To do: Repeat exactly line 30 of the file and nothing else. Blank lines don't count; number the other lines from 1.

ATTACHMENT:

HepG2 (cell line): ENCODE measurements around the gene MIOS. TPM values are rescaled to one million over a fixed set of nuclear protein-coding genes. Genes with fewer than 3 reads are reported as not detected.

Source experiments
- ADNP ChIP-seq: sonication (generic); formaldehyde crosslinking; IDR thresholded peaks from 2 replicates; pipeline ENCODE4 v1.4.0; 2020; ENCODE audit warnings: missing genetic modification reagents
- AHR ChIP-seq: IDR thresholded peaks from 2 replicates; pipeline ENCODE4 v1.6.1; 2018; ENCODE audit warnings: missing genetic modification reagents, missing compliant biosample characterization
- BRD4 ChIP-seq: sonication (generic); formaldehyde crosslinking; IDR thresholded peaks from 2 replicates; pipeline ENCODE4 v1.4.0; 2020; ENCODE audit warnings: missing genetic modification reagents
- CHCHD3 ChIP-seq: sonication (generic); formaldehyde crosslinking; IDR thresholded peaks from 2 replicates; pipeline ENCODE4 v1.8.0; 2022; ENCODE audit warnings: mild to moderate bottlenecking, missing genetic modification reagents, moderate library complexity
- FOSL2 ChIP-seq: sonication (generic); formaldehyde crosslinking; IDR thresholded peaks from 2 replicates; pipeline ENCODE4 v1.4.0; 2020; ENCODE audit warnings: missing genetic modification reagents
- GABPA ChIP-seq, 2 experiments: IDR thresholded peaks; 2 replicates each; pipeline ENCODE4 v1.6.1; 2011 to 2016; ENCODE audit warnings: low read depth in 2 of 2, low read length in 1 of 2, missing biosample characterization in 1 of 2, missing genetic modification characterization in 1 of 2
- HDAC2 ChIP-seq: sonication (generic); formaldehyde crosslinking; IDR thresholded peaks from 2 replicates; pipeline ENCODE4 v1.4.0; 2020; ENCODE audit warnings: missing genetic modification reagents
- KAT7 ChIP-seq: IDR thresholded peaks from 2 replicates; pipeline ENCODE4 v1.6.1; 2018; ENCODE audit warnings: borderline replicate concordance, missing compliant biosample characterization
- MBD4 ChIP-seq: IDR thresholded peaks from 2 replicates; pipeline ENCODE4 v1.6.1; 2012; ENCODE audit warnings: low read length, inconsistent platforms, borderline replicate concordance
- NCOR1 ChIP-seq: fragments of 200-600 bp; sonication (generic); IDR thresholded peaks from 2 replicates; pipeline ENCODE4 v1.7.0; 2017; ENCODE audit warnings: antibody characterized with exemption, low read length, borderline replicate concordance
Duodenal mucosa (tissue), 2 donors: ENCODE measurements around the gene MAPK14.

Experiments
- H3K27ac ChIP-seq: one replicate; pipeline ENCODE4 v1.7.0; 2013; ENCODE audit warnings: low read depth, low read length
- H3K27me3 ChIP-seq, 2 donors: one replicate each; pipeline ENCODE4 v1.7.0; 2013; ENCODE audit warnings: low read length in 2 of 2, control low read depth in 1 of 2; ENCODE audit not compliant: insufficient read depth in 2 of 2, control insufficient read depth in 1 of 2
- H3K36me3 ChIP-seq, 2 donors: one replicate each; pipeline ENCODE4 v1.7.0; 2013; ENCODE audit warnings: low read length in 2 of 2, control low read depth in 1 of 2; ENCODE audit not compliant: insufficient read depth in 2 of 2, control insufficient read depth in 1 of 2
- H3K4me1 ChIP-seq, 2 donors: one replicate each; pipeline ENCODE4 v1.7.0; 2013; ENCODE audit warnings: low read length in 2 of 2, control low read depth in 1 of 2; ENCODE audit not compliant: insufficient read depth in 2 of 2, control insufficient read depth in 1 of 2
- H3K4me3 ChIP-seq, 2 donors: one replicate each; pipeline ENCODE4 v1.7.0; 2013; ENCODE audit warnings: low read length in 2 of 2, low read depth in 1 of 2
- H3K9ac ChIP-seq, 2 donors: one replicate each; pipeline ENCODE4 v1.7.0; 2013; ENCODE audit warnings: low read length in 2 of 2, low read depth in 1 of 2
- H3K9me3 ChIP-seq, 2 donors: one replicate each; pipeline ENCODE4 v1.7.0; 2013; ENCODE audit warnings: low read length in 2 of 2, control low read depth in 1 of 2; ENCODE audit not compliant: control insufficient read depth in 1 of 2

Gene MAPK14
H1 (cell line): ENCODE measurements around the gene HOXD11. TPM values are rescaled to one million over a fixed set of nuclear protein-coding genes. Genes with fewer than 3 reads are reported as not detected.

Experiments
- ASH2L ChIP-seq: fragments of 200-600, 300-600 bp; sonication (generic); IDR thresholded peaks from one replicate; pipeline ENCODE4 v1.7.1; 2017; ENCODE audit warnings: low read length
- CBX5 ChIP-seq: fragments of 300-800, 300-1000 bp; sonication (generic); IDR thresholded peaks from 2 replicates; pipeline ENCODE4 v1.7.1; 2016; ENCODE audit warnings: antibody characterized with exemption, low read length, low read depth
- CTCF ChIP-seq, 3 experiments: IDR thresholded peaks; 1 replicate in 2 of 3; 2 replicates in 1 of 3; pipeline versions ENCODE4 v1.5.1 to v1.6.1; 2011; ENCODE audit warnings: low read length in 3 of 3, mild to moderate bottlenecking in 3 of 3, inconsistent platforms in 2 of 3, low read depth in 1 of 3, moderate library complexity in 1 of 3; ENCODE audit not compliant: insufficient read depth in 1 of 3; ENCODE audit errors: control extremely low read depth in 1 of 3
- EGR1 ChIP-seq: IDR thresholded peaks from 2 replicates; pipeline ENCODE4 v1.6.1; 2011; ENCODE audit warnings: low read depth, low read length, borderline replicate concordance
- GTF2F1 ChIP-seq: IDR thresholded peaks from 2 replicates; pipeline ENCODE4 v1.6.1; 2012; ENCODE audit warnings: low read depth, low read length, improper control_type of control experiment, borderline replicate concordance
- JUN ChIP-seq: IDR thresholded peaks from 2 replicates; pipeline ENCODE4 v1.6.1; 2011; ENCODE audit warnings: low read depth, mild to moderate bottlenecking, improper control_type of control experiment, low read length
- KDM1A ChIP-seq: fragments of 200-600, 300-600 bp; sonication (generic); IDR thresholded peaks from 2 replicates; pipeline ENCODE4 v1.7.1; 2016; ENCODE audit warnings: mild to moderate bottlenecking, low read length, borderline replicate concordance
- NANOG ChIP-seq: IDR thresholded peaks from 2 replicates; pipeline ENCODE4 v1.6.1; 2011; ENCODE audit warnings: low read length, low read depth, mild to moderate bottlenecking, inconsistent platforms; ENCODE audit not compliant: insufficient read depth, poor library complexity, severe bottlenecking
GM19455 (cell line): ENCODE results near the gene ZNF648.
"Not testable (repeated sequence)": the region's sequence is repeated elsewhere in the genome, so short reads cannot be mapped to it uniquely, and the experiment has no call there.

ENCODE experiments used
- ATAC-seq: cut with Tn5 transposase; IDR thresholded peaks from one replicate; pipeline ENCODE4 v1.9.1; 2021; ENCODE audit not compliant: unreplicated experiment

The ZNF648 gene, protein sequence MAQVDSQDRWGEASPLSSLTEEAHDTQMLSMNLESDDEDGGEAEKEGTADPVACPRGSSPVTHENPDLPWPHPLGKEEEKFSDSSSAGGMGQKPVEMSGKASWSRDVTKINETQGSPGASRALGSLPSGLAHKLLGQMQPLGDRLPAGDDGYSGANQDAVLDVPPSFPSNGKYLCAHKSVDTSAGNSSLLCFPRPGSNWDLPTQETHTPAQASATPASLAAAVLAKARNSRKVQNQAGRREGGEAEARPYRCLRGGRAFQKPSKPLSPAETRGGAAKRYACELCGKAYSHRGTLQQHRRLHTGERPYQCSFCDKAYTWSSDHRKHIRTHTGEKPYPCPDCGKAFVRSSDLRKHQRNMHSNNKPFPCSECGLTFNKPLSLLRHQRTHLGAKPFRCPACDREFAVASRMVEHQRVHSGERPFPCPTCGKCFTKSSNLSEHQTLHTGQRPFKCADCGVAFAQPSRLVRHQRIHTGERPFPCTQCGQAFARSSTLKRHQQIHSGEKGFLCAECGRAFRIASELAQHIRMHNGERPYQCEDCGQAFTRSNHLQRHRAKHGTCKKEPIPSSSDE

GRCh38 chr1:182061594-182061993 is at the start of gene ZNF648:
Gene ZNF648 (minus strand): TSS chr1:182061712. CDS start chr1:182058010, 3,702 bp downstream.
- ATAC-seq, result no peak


- JUN ChIP-seq: IDR thresholded peaks from 2 replicates; pipeline ENCODE4 v1.6.1; 2011; ENCODE audit warnings: low read depth, mild to moderate bottlenecking, improper control_type of control experiment, low read length